Monday, May 23, 2022

Trauma Informed

I mentioned in a post yesterday that it is time for all churches: pastors, leaders, even the congregation, to become trauma informed. As Diane Langberg says, "Trauma is the mission field of our time." 

A friend rightly expressed concern. It is very easy for the traumatized person to be looked down on. Seen as inferior. Broken. Someone to be fixed. This dynamic in itself is retraumatizing. So I need to explain a little more what I mean.

The healing of trauma never comes by way of being yet another person's project. That is dehumanizing and only reinforces the impact of trauma: the loss of power, the loss of control, the loss of voice, and often the loss of connection. To truly come alongside those who have trauma means to listen, listen, listen and learn from them. To give them the voice they had taken from them. To empower them to make decisions about their life. To give them the agency to know what they need and move forward. To enter into their journey so that they know they are not alone.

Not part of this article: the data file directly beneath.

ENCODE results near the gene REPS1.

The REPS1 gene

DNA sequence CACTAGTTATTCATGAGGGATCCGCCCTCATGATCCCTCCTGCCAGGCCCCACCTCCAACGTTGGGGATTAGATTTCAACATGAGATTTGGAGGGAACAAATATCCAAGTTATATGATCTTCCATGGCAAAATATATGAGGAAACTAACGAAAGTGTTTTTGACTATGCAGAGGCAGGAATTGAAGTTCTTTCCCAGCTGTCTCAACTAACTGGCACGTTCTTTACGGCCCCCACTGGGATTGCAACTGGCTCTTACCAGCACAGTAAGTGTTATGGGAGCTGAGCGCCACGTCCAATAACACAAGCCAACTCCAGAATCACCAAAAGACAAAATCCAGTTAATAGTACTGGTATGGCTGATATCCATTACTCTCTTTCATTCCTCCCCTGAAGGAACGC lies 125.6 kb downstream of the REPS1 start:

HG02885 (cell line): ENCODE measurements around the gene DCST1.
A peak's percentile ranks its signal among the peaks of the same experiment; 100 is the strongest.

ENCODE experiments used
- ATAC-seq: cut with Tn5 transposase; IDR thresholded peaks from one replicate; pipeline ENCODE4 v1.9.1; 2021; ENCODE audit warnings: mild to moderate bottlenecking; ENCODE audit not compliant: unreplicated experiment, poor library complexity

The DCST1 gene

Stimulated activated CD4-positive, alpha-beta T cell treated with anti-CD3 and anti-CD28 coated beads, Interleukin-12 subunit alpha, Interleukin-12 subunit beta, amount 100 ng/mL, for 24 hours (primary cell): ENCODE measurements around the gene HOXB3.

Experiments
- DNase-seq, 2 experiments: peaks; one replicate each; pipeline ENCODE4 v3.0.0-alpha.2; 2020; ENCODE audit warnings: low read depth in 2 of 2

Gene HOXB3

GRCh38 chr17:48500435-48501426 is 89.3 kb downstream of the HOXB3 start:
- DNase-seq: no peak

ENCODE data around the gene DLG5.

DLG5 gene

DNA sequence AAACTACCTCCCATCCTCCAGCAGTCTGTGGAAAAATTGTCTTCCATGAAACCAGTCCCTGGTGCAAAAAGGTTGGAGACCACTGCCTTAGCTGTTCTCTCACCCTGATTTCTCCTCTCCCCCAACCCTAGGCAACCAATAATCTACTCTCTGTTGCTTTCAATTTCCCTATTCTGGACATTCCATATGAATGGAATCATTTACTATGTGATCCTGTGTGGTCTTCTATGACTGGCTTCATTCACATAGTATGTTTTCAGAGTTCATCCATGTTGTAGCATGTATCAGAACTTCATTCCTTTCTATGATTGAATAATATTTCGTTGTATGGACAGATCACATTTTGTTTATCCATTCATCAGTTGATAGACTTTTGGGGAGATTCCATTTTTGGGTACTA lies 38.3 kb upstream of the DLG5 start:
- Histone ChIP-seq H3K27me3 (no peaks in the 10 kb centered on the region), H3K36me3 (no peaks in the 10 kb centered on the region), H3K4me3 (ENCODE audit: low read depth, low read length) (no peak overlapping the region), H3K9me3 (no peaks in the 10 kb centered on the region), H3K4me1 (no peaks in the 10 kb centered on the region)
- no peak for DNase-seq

To me, trauma informed means that these leaders DO NOT treat someone with a history of trauma as a project. Nor do they treat any effects of trauma as sin or some spiritual problem, such as a lack of prayer or faith in God. To be trauma informed means to have at least a bit of a grasp on how incredibly complex the human brain is and how it records traumatic events or toxic relationships and development deprived of oxygen of love and acceptance.
A truly trauma informed person will not view the traumatized as a someone to be fixed but as a miracle that has made it this far. And will recognize that healing comes little by little, step by step, over a lifetime.

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